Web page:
As the semester comes to a close, a few last thoughts…

Among the readings for the Reflection module,  Michael Stephens’ two blog posts, “Librarian superpowers” and “Librarian superpowers activate!” caught my attention and stood out from the rest. In “Librarian superpowers” Stephens discusses a library conference held in Aarhus, Denmark that was devoted to the reenvisioning and reinterpreting of the role of the librarian in the 21st Century. From activities that required participants to share characteristics that they envision the perfect librarian having, the following comments were made:

an oft-mentioned element identified as “librarian superpowers” was defined as the ability to listen closely to the community, take a fearless approach to community engagement (“daredevil,” read one sticky note), and leap obstacles to service in a single bound. One group added a shield to their info pro, emblazoned with these mottoes: collaborator not competitor, model best practice, neutral and safe place, open to all, and, simply, “Research!” (Stephens, 2017)

Comments also included the desire for the librarian to offer a judge-free, safe space to meet with and help patrons with their information needs and that librarians as well, refrain from offering an air of judgement when working with patrons, especially concerning sensitive, controversial, or delicate topics (Stephens, 2017).  As I read the different kinds of characteristics that others want to see emulated in the information profession, I too felt inclined to make a list of how I envision the perfect informational professional. Then I decided to reflect on my own traits as an up-and-coming information professional and point out some areas that could use some more work and improvement in the future.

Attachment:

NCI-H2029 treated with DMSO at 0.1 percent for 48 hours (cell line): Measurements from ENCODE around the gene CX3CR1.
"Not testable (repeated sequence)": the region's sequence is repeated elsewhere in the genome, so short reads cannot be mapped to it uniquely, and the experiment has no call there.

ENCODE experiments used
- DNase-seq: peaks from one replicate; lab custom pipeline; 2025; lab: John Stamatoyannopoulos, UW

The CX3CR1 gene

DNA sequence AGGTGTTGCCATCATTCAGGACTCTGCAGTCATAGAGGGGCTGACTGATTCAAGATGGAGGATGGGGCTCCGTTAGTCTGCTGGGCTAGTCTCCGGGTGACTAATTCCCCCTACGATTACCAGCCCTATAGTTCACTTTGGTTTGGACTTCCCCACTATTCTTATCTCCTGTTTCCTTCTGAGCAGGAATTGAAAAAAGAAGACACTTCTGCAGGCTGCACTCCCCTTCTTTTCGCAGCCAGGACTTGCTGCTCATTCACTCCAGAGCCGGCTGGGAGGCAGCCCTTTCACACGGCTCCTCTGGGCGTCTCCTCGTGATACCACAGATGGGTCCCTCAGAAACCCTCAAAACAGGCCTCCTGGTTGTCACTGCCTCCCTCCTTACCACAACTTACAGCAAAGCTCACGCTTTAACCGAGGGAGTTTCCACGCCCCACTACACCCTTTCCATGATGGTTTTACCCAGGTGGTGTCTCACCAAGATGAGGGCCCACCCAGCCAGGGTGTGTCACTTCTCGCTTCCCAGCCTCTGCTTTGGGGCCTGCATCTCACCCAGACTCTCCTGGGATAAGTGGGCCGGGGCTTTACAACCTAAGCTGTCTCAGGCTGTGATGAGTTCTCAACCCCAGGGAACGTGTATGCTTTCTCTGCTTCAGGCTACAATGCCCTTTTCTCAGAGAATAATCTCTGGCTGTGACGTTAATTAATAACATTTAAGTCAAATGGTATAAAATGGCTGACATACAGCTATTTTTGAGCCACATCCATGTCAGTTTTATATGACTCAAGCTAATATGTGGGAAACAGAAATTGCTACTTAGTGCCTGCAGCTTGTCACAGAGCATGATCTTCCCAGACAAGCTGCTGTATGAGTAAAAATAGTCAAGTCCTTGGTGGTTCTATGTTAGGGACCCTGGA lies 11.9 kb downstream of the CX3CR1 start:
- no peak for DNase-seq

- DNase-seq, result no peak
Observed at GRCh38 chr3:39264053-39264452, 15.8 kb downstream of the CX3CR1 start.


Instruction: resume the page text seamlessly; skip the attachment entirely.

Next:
Characteristics I want to see in the librarian assisting me with my information needs:

  • Happy
  • Approachable
  • Not projecting an air of boredom/not wanting to be at work
  • Committed to helping the patron, willing to put in the work to offer patrons a fair and equal opportunity to discover the information they need 
  • Ensure patron privacy and intellectual freedom  
  • Not treat others differently based on the topic being researched or based on any physical traits or expressed beliefs
  • Not try to influence my research, redirect me or interject their own opinions/knowledge of the subject as factual and requested

Characteristics I want to see reflected in myself as a librarian (how I interact with the patron and the technology):

  • Everything mentioned in the above bulleted list (and yes, I realize there are a LOT of additional characteristics/behaviors/attributes that I did not list). 
  • Eager, excited and prepared to work with any technology the patron needs assistance with. Not overly concerned/afraid of failure and the struggles associated with trying to work with unfamiliar technology.

If you haven’t already, I strongly suggest reading “Champion of Confidence,” another thought-inspiring blog from Michael Stephens (2018), that briefly touches on the experiences and mindsets of librarians in a technology-rich world. Stephens points out the following observations that he and New Zealand librarian, Sally Pewhairangi, discussed in a friendly conversation about librarians’ response and comfort in a rapidly evolving information world:

  •  Librarians struggle with doubt, they are afraid to interact with certain websites (Facebook) or software/programs/or anything else that the librarian has had little to no experience working with.
  •  The solution: in light of self-doubt and a fear of technology, librarians must be confident in their abilities.  

I know for a fact that I have not come close in listing every possible “best quality of the perfect librarian”, but that was never really my point. One, because there is a lot about the information profession that I still do not know, so I am sure there are a number of qualities, characteristics, and ethical considerations that all affect the duties of the librarian and how that librarian works with the public, with patrons.  Two, because the blog post “Champion of Confidence” (Stephens, 2018) basically sums up the kind of librarian that I hope to be and that I hope to deal with, in the profession, and in my own personal work and research: 

Having the confidence to try things and fail is probably more important than the step-by-step competencies you mention.